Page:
that philosophy done overtly—less gets smuggled in without argument. So I think the fact that metaphysics is out and proud is all to the good. And if it really is as 'ridiculous' as James claims: well, sunlight is the best disinfectant.

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  15. I am a little surprised that so many people voted for Lewis: I can't help but think that the results would be different in ten years or so.

    That said: James, I would never have thought that you would make such a sharp distinction between analytic metaphysics and general philosophy of science. After all, isn't anti-realism everyday fare in GPOS? How is this more airy-fairy than arguing a distinction between existence and actuality?

    Are you really saying that van Fraassen discoursing on empiricism or Cartwright on the falsity of scientific theories are being less metaphysical than Lewis on possible worlds. And in any case why hit on analytic metaphysics as a whole, when Lewis on possible worlds is one of the more extreme proponents of speculativeness -- though no more speculative on this point than the many worlds interpretation of QM, right?

    I'll also say that Lewis contributed a lot to the discussion of causation, convention, and counterfactuals; he was a pioneer of realism, functionalism, and various materialist approaches in the philosophy of mind; he contributed to the logic of conditionals, the theory of universals, and a number of other such topics.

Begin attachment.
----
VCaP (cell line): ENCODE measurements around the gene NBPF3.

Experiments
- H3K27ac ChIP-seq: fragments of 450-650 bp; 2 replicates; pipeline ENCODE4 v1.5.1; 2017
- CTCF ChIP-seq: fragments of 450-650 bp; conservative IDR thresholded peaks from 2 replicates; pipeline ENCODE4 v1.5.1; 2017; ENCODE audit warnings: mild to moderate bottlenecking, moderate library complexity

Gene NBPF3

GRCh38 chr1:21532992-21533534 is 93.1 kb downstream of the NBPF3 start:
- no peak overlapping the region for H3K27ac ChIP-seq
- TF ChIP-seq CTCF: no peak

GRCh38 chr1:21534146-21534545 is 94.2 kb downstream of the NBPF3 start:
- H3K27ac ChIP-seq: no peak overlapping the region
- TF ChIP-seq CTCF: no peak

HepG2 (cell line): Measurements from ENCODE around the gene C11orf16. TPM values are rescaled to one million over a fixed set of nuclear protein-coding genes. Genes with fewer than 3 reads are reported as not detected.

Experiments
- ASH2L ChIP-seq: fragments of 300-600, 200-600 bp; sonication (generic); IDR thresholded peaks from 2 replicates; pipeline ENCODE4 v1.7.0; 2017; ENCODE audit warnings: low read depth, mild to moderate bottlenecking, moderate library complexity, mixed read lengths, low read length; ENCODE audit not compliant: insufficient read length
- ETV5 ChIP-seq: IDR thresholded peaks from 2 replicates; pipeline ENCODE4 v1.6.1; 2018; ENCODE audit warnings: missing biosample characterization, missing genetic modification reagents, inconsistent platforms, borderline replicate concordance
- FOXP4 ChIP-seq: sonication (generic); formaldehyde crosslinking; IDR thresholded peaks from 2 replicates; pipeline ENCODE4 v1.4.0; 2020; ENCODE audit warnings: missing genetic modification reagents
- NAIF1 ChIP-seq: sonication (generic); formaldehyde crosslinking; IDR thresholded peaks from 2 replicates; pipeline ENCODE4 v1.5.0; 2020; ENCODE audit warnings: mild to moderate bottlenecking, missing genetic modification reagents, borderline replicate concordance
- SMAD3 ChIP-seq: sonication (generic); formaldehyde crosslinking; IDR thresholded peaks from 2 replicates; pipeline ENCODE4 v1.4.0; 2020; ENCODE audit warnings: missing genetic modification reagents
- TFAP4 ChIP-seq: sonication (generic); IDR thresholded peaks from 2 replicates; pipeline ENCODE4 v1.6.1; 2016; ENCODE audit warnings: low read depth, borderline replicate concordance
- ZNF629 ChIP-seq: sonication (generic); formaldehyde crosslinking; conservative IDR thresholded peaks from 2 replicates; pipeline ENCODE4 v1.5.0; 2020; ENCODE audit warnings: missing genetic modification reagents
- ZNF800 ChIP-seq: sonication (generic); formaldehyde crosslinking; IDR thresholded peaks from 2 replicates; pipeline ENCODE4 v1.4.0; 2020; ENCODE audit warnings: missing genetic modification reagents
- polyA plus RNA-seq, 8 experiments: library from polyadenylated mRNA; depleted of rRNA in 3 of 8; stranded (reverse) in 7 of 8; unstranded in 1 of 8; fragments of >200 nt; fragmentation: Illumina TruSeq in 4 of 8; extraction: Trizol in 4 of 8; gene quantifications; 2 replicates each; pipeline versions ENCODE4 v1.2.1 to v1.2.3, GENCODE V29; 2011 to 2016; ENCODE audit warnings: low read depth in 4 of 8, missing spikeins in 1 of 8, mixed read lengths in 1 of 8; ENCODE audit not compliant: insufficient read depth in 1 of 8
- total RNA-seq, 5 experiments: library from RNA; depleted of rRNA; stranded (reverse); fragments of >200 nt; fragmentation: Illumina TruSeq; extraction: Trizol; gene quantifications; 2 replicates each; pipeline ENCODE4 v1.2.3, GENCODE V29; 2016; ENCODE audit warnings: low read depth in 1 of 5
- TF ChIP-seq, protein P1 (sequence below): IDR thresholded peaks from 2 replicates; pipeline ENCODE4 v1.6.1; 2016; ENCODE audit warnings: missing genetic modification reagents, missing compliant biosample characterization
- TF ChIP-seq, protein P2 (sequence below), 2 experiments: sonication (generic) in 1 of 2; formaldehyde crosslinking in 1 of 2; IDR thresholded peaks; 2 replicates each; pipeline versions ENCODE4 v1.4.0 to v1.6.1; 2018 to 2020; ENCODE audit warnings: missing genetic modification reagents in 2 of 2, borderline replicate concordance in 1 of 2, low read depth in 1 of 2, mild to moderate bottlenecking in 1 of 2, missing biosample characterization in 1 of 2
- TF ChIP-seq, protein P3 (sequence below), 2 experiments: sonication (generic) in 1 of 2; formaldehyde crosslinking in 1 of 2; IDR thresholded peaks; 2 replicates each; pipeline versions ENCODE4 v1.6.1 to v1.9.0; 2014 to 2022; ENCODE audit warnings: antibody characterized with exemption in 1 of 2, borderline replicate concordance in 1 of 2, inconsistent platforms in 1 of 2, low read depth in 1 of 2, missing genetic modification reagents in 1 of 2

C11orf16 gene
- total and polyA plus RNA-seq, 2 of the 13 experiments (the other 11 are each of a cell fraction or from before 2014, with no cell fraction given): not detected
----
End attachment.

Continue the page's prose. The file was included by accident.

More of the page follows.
Speaking for myself -- and I am very empirically grounded in my philosophical interests -- I think that when I grow tired of the above topics, I will count myself tired of philosophy itself.

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  16. James,

    I think I agree with you, if I understand what you're saying. I don't know about "analytic" metaphysics (I tend to think that the particular term is now a vague term of abuse or approbation, depending on who is uttering it), but I think most of what passes as metaphysics in mainstream departments, notably the Lewis program and responses to it, is about as philosophically barren as it could get. On the other hand, I agree with all the comments that suggest that philosophers of science depend on and often do quite a lot of metaphysics (the "neo-positivist prejudice" against metaphysics is clearly wrong). But I thought you were criticizing the content and method of most mainstream metaphysicians, not the project of metaphysics as such (as many of the comments suggest).

    I don't have an alternative suggestion as yet, but I definitely share your dissatisfaction with the way things are going.